Students undertake a wide range of practicals, field investigations and experiments in the Jock Marshall Reserve. The lake and grounds have been used extensively by the Faculty of Science. Practical activities include biodiversity comparisons, leaf breakdown in aquatic systems, research techniques and methods in biological surveys and aquatic food chains and food web investigations.
The Reserve coordinates science experience programs and tours of the grounds and facilities for external departments and secondary education groups, including PrimeSCI! and the John Monash Science School.
Students are given the unique opportunity to participate in a program that focuses on water chemistry and the impact of urbanisation on water composition. High school students are invited to the JMR to carry out their own supervised science research project, giving them a vital taste of real world science in the field.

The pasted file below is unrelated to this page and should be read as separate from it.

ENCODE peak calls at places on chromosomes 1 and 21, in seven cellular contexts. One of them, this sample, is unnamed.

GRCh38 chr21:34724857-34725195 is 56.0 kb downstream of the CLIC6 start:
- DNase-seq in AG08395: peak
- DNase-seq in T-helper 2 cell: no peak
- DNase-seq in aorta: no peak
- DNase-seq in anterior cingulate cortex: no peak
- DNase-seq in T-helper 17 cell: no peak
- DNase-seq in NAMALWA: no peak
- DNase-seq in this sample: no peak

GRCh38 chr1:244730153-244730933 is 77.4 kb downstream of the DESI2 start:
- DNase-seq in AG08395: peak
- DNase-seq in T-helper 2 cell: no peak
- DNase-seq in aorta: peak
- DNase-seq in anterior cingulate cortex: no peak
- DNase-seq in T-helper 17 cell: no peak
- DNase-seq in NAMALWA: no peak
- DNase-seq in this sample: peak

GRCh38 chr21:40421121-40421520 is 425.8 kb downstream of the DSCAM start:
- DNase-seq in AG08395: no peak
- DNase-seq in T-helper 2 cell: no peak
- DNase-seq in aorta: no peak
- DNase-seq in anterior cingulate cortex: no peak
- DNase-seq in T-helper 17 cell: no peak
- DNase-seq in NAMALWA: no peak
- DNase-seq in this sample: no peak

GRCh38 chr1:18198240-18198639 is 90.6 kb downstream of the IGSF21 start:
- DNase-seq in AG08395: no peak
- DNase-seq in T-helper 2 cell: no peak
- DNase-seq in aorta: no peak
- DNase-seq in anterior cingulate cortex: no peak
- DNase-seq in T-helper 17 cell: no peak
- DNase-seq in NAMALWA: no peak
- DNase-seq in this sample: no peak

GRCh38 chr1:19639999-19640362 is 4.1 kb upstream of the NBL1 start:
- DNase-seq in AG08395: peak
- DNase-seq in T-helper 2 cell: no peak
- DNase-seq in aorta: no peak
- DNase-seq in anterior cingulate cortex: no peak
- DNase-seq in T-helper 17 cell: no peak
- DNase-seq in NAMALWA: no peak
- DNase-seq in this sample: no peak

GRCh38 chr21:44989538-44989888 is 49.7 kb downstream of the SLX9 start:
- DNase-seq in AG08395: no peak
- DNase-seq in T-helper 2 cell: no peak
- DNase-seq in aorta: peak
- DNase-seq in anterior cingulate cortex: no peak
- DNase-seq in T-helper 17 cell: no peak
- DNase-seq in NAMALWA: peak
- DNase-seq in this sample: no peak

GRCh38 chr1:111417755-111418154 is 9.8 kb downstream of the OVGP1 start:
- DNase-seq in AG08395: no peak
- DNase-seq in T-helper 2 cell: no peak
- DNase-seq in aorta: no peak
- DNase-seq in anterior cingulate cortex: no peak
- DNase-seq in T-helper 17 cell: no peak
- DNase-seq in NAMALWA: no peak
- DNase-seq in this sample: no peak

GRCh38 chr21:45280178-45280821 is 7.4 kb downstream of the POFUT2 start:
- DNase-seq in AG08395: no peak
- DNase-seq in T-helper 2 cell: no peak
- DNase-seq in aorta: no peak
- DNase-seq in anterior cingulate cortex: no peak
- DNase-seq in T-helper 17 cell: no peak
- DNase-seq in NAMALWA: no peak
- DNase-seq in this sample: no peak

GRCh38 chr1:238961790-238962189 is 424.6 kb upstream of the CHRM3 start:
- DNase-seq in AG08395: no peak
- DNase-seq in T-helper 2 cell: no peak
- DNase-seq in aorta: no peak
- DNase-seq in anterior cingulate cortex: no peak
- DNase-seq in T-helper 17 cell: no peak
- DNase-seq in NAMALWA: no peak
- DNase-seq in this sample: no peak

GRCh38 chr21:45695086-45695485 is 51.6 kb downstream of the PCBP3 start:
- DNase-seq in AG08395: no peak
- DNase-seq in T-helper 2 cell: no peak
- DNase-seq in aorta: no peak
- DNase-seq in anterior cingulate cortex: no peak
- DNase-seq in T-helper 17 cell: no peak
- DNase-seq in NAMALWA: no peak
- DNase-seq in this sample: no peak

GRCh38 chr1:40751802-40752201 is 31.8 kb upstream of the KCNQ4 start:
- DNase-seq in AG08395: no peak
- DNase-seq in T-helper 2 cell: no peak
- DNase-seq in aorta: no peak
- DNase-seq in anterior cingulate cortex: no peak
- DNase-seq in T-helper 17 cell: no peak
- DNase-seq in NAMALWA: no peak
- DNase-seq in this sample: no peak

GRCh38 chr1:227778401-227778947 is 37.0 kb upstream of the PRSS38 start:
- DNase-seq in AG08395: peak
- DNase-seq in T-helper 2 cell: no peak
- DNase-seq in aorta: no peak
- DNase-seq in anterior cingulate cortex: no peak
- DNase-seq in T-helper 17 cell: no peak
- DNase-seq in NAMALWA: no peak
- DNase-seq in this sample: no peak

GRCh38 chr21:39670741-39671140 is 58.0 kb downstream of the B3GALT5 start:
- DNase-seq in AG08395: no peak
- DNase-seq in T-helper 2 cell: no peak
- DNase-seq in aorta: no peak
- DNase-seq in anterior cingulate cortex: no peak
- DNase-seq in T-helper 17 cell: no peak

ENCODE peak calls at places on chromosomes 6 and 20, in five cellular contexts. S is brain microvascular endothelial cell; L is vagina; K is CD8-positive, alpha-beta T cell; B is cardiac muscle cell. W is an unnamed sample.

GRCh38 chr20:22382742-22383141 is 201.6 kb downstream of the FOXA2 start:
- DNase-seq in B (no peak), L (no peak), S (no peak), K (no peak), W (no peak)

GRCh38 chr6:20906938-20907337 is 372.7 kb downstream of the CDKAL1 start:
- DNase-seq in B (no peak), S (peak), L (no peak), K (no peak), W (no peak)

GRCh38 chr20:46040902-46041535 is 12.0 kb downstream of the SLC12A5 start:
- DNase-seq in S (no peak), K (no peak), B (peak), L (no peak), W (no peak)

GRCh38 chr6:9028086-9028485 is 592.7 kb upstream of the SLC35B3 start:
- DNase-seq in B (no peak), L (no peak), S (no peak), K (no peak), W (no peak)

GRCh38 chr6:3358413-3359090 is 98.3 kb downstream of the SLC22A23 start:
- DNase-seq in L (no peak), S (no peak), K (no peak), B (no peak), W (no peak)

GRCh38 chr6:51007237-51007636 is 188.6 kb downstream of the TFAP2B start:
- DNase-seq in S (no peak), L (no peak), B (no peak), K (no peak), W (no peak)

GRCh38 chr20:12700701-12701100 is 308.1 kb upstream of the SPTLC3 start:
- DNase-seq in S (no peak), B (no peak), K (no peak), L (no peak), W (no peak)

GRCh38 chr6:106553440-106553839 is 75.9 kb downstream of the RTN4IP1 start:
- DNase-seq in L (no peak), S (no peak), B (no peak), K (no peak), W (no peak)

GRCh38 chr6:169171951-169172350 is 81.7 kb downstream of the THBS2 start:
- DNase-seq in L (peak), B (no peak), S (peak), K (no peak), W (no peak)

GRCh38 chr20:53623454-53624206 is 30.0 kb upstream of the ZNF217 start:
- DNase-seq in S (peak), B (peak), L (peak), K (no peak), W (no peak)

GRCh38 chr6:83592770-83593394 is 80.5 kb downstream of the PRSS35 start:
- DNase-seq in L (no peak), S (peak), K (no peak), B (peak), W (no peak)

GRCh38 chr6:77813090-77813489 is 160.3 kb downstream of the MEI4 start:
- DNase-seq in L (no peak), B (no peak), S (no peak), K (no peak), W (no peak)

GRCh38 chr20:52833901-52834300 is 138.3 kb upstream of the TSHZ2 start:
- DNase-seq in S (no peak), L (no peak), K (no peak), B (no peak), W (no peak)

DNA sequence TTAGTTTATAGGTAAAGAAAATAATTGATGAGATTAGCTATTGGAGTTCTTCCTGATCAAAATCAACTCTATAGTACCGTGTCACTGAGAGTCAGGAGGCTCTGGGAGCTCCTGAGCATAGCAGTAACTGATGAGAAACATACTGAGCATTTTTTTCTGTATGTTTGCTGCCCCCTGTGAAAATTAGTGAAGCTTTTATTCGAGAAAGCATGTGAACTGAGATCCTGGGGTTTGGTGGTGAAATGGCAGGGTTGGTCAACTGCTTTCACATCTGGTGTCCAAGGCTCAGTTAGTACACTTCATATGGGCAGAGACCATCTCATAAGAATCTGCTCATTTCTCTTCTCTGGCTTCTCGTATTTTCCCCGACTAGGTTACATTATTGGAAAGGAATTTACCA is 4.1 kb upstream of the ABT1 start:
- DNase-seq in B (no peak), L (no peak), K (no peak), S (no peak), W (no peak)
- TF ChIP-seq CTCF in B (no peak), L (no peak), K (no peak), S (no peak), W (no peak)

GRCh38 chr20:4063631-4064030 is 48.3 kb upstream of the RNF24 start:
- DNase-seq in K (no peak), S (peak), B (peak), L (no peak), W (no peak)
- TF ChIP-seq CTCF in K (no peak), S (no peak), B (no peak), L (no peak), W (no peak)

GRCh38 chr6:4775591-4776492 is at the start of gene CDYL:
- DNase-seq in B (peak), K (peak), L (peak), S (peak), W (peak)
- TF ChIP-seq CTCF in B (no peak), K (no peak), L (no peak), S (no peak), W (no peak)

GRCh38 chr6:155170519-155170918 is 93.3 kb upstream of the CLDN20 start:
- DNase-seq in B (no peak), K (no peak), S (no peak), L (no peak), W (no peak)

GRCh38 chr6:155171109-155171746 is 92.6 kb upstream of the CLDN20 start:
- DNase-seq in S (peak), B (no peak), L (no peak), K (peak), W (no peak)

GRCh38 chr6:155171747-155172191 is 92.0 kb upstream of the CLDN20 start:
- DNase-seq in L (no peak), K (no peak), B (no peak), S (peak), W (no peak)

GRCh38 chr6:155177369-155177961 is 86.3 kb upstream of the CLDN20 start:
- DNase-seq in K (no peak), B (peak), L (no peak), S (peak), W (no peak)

The biological water filtration system established in the JMR in 2005/2006 is particularly suited to this project. Storm-water run-off from the nearby residents halls is redirected via extensive underground pipes into the reserve where it distributed across a natural wetland before entering the lake. Students gather water samples from several collection points and use dip nets and waders to collect water bugs from sampling piers in the lake. Further analysis by the students of the water and identification of the collected bugs are achieved in the Environmental Education Centre.